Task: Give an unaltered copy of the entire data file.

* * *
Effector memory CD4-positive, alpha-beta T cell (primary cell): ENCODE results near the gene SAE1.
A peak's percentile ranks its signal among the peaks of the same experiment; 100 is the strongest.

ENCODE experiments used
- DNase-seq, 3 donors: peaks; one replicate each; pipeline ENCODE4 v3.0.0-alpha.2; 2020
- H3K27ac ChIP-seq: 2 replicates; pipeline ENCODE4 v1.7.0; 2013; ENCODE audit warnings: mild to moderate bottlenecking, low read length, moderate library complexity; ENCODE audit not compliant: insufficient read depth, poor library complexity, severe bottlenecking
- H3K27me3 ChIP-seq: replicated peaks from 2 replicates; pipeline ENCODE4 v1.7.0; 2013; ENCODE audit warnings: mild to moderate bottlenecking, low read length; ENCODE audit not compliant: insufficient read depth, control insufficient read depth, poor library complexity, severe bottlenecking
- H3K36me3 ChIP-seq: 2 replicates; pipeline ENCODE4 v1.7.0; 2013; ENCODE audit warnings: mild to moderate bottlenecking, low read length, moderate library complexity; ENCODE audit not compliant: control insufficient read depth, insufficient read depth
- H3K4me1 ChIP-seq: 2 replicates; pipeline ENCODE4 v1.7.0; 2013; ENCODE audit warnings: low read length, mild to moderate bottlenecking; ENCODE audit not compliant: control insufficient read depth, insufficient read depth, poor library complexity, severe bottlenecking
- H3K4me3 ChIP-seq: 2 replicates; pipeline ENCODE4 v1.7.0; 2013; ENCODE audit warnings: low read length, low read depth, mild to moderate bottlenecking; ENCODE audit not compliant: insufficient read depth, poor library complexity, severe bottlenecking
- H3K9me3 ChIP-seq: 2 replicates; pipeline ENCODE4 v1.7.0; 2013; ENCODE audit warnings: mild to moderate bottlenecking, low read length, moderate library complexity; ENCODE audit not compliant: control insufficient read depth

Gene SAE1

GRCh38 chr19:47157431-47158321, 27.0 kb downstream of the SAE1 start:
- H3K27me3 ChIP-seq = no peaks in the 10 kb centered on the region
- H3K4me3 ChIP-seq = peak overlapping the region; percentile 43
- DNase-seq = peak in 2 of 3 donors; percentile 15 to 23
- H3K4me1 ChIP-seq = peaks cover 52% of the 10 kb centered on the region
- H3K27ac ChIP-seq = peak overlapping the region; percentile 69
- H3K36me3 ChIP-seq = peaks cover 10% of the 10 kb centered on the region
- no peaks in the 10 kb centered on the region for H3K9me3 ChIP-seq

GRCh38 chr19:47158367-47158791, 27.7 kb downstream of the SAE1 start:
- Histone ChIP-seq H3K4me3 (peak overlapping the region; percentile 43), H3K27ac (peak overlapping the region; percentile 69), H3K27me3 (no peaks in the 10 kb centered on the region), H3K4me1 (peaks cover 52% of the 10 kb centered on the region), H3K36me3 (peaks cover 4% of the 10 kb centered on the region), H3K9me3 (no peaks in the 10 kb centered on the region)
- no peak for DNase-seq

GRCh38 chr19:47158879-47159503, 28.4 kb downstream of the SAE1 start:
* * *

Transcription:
Effector memory CD4-positive, alpha-beta T cell (primary cell): ENCODE results near the gene SAE1.
A peak's percentile ranks its signal among the peaks of the same experiment; 100 is the strongest.

ENCODE experiments used
- DNase-seq, 3 donors: peaks; one replicate each; pipeline ENCODE4 v3.0.0-alpha.2; 2020
- H3K27ac ChIP-seq: 2 replicates; pipeline ENCODE4 v1.7.0; 2013; ENCODE audit warnings: mild to moderate bottlenecking, low read length, moderate library complexity; ENCODE audit not compliant: insufficient read depth, poor library complexity, severe bottlenecking
- H3K27me3 ChIP-seq: replicated peaks from 2 replicates; pipeline ENCODE4 v1.7.0; 2013; ENCODE audit warnings: mild to moderate bottlenecking, low read length; ENCODE audit not compliant: insufficient read depth, control insufficient read depth, poor library complexity, severe bottlenecking
- H3K36me3 ChIP-seq: 2 replicates; pipeline ENCODE4 v1.7.0; 2013; ENCODE audit warnings: mild to moderate bottlenecking, low read length, moderate library complexity; ENCODE audit not compliant: control insufficient read depth, insufficient read depth
- H3K4me1 ChIP-seq: 2 replicates; pipeline ENCODE4 v1.7.0; 2013; ENCODE audit warnings: low read length, mild to moderate bottlenecking; ENCODE audit not compliant: control insufficient read depth, insufficient read depth, poor library complexity, severe bottlenecking
- H3K4me3 ChIP-seq: 2 replicates; pipeline ENCODE4 v1.7.0; 2013; ENCODE audit warnings: low read length, low read depth, mild to moderate bottlenecking; ENCODE audit not compliant: insufficient read depth, poor library complexity, severe bottlenecking
- H3K9me3 ChIP-seq: 2 replicates; pipeline ENCODE4 v1.7.0; 2013; ENCODE audit warnings: mild to moderate bottlenecking, low read length, moderate library complexity; ENCODE audit not compliant: control insufficient read depth

Gene SAE1

GRCh38 chr19:47157431-47158321, 27.0 kb downstream of the SAE1 start:
- H3K27me3 ChIP-seq = no peaks in the 10 kb centered on the region
- H3K4me3 ChIP-seq = peak overlapping the region; percentile 43
- DNase-seq = peak in 2 of 3 donors; percentile 15 to 23
- H3K4me1 ChIP-seq = peaks cover 52% of the 10 kb centered on the region
- H3K27ac ChIP-seq = peak overlapping the region; percentile 69
- H3K36me3 ChIP-seq = peaks cover 10% of the 10 kb centered on the region
- no peaks in the 10 kb centered on the region for H3K9me3 ChIP-seq

GRCh38 chr19:47158367-47158791, 27.7 kb downstream of the SAE1 start:
- Histone ChIP-seq H3K4me3 (peak overlapping the region; percentile 43), H3K27ac (peak overlapping the region; percentile 69), H3K27me3 (no peaks in the 10 kb centered on the region), H3K4me1 (peaks cover 52% of the 10 kb centered on the region), H3K36me3 (peaks cover 4% of the 10 kb centered on the region), H3K9me3 (no peaks in the 10 kb centered on the region)
- no peak for DNase-seq

GRCh38 chr19:47158879-47159503, 28.4 kb downstream of the SAE1 start: